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Takes one unsparing handful for the scrip
Sits by her fire and builds her hope in heaven.
Then let him pass, a blessing on his head! And while, in that vast solitude to which The tide of things has led him, he appears. To breathe and live but for himself alone, Unbalmed, uninjured, let him bear about The good which the benignant law of heaven Has hung around him: and, while life is his, Still let him prompt the unlettered villagers To tender offices and pensive thoughts. Then let him pass, a blessing on his head ! And, long as he can wander, let him breathe The freshness of the valleys; let his blood Struggle with frosty air and winter snows. And let the chartered wind that sweeps the heath Beat his gray locks against his withered face. Reverence the hope whose vital anxiousness Gives the last human interest to his heart. May never house, misnamed of industry, Make him a captive! for that pent-up din, Those life-consuming sounds that clog the air,. Be his the natural silence of old age!
Let him be free of mountain solitudes;
And have around him, whether heard or not,
Rising or setting, let the light at least
Find a free entrance to their languid orbs.
So in the eye of Nature let him die.
Said to have been written by a Lady of Rank, nearly two cen
My father is dead, and my mother is dead-
I am an orphan, without a friend-
I was the delight of a gallant knight,
And he vowed he only lived for me; But the turtle I trow, is doomed to woe,
While her faithless mate away doth flee. Courage, my heart, and bear the wrong— Life is short, though sorrow is strong.
I had a sweet child, on me he smiled,
But the death-storm blew, and the cold night dew Blasted the rose so dear to me.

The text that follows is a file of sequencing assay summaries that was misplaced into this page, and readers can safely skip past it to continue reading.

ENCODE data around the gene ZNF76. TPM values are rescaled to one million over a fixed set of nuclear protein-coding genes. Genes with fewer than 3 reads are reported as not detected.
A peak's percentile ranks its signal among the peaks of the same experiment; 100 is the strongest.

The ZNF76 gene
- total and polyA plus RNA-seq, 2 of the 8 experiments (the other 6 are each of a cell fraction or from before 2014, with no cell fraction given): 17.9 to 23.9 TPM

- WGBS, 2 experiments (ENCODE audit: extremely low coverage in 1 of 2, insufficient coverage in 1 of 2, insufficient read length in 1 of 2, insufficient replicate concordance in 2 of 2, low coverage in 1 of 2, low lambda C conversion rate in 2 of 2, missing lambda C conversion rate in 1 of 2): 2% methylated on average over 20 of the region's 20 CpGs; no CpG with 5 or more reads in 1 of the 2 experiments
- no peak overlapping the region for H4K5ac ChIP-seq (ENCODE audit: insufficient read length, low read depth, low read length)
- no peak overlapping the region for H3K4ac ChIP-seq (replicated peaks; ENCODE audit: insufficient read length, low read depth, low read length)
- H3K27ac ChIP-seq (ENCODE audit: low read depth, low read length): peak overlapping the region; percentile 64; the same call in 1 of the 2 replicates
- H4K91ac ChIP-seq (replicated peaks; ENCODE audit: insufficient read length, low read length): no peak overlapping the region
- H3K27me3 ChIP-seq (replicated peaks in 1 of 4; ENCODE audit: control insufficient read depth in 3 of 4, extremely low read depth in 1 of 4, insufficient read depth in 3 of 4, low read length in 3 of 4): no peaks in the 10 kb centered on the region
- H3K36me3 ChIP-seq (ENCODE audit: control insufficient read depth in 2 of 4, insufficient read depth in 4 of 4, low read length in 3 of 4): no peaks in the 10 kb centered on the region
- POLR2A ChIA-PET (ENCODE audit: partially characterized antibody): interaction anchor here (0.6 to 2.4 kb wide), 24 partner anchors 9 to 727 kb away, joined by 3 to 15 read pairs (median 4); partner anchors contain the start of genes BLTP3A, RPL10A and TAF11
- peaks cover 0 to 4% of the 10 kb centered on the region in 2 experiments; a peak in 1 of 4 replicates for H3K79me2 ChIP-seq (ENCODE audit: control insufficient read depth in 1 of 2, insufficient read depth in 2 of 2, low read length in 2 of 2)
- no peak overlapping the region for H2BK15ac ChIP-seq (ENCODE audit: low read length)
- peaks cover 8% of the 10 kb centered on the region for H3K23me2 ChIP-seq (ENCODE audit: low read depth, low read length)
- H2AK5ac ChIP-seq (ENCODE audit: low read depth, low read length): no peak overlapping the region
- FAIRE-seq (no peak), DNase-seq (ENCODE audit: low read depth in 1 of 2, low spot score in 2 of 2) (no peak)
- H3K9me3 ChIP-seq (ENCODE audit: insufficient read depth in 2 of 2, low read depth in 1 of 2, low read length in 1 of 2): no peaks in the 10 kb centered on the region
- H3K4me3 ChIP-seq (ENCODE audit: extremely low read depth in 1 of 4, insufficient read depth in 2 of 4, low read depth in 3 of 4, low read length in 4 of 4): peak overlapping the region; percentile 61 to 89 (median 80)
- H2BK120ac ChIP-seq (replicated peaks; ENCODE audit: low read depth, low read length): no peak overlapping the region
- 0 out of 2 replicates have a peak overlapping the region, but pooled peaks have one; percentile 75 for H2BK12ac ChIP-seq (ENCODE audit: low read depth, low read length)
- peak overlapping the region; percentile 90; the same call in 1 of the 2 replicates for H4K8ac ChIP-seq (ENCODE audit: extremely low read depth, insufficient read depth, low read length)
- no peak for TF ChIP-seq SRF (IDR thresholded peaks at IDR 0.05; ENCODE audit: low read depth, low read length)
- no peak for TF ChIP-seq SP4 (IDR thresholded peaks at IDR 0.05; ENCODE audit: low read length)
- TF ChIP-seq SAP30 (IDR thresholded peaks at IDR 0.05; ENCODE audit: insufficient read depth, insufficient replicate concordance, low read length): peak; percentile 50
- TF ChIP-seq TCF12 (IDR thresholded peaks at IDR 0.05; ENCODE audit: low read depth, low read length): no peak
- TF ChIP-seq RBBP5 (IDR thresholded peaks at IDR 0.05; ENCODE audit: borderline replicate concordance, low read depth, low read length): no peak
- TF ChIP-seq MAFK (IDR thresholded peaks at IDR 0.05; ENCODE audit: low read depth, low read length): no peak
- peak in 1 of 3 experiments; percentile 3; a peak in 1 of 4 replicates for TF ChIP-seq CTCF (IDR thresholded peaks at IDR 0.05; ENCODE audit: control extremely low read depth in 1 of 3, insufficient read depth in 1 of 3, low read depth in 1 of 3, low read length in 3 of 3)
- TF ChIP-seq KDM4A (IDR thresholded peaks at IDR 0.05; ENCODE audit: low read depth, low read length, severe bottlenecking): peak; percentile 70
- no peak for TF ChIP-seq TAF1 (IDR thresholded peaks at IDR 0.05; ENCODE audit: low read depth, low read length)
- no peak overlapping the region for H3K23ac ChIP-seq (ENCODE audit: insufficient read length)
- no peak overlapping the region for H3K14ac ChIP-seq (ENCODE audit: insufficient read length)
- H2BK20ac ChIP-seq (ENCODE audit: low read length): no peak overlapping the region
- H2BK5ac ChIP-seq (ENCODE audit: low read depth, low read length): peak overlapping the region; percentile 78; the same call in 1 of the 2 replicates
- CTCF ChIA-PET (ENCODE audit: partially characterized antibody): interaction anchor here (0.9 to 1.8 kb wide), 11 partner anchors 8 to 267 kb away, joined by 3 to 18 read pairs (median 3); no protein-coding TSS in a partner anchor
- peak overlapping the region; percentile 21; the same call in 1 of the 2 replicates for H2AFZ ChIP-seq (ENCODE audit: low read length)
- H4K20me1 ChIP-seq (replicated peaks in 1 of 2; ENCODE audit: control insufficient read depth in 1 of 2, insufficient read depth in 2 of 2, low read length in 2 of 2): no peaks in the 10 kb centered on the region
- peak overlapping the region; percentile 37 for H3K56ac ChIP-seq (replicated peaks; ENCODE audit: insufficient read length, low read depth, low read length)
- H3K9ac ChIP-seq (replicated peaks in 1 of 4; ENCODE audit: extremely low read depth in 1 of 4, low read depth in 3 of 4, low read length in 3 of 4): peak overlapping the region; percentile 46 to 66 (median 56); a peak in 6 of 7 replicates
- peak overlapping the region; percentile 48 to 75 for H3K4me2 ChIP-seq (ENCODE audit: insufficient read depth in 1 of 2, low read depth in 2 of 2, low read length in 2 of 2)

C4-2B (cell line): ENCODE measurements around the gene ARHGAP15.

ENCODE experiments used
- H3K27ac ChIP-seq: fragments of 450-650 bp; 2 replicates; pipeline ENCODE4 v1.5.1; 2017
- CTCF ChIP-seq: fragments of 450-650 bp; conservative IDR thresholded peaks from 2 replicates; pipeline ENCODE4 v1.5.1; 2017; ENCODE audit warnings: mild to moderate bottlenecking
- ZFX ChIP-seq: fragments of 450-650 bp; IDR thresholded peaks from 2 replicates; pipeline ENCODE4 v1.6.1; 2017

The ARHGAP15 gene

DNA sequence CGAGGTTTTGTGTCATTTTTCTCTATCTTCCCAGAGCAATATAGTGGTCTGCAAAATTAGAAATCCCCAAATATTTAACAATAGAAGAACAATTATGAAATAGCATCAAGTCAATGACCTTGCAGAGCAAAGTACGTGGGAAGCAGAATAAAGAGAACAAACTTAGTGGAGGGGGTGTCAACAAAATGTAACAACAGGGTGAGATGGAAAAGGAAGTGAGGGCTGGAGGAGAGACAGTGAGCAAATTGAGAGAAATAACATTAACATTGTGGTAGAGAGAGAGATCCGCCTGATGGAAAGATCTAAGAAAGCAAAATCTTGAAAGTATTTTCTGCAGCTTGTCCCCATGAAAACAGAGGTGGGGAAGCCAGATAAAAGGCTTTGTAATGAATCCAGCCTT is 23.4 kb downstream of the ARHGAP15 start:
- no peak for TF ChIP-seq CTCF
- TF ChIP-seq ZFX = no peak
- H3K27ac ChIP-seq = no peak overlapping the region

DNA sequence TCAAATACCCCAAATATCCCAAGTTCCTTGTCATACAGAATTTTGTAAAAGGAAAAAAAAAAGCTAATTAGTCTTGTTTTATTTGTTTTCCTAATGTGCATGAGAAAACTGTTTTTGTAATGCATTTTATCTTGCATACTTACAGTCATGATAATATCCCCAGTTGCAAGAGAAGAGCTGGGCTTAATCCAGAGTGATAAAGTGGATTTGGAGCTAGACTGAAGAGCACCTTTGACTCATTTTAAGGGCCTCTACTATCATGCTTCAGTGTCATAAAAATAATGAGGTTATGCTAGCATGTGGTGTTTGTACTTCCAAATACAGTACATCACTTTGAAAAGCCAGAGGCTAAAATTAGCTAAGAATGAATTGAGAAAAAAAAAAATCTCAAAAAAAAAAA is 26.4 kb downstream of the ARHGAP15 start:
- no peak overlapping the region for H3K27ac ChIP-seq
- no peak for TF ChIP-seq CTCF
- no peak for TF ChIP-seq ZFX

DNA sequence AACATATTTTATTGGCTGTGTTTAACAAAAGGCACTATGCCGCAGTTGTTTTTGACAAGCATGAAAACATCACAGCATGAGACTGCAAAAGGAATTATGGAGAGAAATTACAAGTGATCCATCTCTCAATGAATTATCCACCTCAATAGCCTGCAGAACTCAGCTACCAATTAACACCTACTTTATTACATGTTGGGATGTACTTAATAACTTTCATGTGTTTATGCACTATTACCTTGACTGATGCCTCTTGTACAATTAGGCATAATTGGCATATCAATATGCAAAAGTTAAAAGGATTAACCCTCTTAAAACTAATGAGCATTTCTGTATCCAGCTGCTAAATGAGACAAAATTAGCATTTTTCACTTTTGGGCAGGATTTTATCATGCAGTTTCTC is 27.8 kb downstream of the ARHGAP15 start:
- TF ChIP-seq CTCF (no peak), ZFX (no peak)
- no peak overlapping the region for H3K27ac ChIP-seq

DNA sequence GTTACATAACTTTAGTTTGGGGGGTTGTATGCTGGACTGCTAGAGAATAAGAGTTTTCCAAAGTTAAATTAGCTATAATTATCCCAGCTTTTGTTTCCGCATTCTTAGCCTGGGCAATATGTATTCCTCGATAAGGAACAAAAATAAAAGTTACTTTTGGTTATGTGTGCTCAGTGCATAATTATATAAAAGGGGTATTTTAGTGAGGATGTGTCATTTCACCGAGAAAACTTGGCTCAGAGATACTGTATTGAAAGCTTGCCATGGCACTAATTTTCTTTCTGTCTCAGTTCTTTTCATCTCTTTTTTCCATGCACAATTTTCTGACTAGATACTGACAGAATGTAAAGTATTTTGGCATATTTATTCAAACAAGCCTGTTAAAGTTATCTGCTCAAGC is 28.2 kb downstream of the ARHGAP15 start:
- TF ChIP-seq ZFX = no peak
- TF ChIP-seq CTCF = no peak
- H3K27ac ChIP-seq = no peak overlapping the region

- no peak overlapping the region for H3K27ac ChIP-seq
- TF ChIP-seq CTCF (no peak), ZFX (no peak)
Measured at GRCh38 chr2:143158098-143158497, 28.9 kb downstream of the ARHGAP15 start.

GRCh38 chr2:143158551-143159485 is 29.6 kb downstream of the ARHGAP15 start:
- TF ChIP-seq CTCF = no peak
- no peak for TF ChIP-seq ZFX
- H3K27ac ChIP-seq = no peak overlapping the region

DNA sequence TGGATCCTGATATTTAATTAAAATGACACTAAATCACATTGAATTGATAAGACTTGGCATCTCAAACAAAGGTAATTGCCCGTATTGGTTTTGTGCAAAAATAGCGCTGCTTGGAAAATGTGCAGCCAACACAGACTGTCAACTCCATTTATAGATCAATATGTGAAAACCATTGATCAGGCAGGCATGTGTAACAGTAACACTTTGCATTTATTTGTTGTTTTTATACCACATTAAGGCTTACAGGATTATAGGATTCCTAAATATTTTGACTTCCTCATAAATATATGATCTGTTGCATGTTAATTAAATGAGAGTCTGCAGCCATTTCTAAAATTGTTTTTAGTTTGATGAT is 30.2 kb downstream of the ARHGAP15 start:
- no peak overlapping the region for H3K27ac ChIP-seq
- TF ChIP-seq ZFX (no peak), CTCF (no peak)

I wrapped him in his winding sheet,
And strewed him with flowers as frail and sweet.
My kindred are dead, my love is fled;
Courage, my heart, thou canst love no more; Pale is my cheek, my body is weak ;—
Courage, my heart, 'twill soon be o'er. Dim are my eyes, with tears of sorrow; They ache for a night, without a morrow.
As gilded barks that hover near
Together launched our hearts shall steer,
If jealous fortune change our doom,
And tempests bid us sever,
True love shall cheer the midnight's gloom,
Thro' many a bright and cloudy day,
And when life's summer suns decline,
And age brings wintry weather,
Like kindred flowers our hearts shall twine,
And wither both together.
LORD ULLIN'S DAUGHTER.
A chieftain to the Highlands bound
Cries, Boatman, do not tarry,
And I'll give thee a silver pound
Now, who be ye, would cross Lochgyle, This dark and stormy water ?''Oh, I'm the chief of Ulva's Isle, And this Lord Ullin's daughter.
And fast before her father's men Three days we've fled together; For should he find us in the glen, My blood would stain the heather.
His horsemen hard behind us ride; Should they our steps discover, Then who would cheer my bonny bride, When they have slain her lover?'